Some things to consider:
• Annual contribution limits are more than three times higher for TSP than for an IRA — you can contribute up to $16,500 in a TSP, and up to $5,000 in an IRA. Those contribution limits increase for those over age 50.
• TSP has lower administrative costs. "A 1 percent difference in the annual expense ratio can add up to tens of thousand of dollars over a long period of time," Walsh said.
• TSP deposits are taken out automatically from each paycheck, while those investing in IRAs must be disciplined to make contributions.
With the TSP as well as an IRA, you'll need to make choices on how you invest your money.
For help in choosing the kinds of funds you want to invest in, visit FINRA's website at www.saveandinvest.org. It offers tips specifically for service members, as well as tools for figuring out how much you need to save for retirement and other savings calculators, tips on investing for retirement, and other information.
For more details on the TSP and the funds it offers, visit the TSP https://www.tsp.gov/index.shtml">website.
To be eligible for a hardship withdrawal from your TSP, your need must result from at least one of four conditions:
• Recurring negative monthly cash flow.
• Unpaid medical expenses not covered by insurance.
• Unpaid personal casualty losses not covered by insurance.
• Unpaid legal expenses related to separation or divorce from your spouse.
If you make a withdrawal and you're younger than 59½, you'll have to pay taxes on the money you withdraw, plus an additional 10 percent penalty to the Internal Revenue Service.
That means if you withdraw $2,000 and you're in the 25 percent tax bracket, you'll have to pay $500 in taxes plus an additional $200 penalty.
If you take a loan from your TSP, you don't pay taxes — you pay yourself back. You pay interest, too, based on the current TSP G Fund's interest rate, which, as of early September, was 2.125 percent. That interest also goes into your account.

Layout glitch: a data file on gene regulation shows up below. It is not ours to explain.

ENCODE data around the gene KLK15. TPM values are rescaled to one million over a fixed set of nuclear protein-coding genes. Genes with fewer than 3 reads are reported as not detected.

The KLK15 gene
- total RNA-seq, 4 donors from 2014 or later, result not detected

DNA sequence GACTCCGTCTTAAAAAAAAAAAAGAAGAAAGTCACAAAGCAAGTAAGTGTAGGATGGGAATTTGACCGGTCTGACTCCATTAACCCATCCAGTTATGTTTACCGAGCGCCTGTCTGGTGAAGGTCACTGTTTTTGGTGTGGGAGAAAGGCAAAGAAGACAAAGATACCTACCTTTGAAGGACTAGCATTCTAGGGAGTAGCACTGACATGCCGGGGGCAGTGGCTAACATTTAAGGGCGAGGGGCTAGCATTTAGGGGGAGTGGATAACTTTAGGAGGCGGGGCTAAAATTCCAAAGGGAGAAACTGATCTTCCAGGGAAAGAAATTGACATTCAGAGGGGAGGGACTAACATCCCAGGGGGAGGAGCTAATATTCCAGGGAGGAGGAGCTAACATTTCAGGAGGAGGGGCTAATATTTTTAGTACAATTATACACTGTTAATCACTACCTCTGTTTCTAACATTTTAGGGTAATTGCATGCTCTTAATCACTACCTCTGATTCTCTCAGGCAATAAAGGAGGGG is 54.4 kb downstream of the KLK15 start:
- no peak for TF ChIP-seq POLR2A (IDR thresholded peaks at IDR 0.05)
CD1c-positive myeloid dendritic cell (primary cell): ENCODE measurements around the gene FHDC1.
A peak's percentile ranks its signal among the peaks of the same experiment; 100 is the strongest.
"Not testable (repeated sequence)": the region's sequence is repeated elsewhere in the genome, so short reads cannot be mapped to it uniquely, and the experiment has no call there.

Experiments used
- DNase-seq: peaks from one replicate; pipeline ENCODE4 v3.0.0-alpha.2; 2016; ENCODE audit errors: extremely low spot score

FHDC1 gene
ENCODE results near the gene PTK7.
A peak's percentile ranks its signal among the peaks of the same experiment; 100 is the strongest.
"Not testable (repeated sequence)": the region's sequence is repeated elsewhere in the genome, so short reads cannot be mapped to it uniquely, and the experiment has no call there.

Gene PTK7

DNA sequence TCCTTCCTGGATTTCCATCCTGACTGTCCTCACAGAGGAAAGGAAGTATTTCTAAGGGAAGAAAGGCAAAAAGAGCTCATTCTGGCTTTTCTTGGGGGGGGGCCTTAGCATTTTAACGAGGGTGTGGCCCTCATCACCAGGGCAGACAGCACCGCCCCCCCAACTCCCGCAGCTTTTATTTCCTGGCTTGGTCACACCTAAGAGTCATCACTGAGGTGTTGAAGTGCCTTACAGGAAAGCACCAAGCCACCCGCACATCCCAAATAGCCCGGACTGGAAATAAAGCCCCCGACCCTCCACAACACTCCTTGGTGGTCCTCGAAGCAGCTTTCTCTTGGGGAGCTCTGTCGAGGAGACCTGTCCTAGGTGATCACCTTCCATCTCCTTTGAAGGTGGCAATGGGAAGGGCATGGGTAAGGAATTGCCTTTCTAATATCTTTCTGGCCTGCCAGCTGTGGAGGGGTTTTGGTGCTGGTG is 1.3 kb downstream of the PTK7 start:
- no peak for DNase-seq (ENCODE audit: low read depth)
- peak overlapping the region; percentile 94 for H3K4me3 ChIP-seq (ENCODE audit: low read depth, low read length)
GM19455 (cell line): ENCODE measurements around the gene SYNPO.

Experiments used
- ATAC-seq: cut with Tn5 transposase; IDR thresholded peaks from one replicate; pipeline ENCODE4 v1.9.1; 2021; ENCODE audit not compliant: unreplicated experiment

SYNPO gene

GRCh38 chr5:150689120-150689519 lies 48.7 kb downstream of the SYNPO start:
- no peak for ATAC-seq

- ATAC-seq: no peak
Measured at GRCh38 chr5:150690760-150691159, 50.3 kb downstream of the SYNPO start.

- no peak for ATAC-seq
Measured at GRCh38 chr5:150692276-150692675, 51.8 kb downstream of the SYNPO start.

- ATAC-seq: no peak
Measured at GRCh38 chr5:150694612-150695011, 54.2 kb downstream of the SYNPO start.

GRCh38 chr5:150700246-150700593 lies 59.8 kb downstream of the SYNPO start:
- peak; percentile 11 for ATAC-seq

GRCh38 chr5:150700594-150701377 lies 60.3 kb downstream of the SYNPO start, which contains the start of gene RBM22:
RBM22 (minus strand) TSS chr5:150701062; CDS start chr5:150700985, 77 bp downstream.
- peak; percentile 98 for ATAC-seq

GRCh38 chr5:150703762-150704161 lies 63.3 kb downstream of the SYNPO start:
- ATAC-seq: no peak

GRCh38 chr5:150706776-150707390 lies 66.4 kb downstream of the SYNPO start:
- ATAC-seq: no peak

If you take a general-purpose loan of up to $50,000, you must pay it back within five years. If you're borrowing to buy a home, you have up to 15 years to repay. A TSP residential loan is not a mortgage, so the loan interest payments are not tax deductible, as they might be for a mortgage loan or a home equity loan.
While you are repairing your balance after taking out a loan, the balance will always be lower than if you kept the money there, Walsh said. "The reality is, you get no earnings on the amount of money you took out," she said.
Be sure you can swing the payments, which are automatically deducted from your paycheck. If you separate from the service and are unable to pay back the loan, the IRS will count it as a withdrawal, and you'll pay taxes plus the 10 percent penalty.
The basic differences between a traditional individual retirement account and a Roth IRA:
• Traditional IRA contributions are tax deductible, and you can contribute up to a maximum of $5,000 a year. You're taxed on the money when you later withdraw it in retirement — after age 59½ — at that future tax rate. There are no income limits, but beyond certain income thresholds, your contributions may not be tax deductible.
• Roth IRA contributions are not tax deductible, but your money is not taxed when you withdraw it after age 59½. It's hard to predict what future tax rates will be, but if you'd rather pay the taxes now, consider a Roth.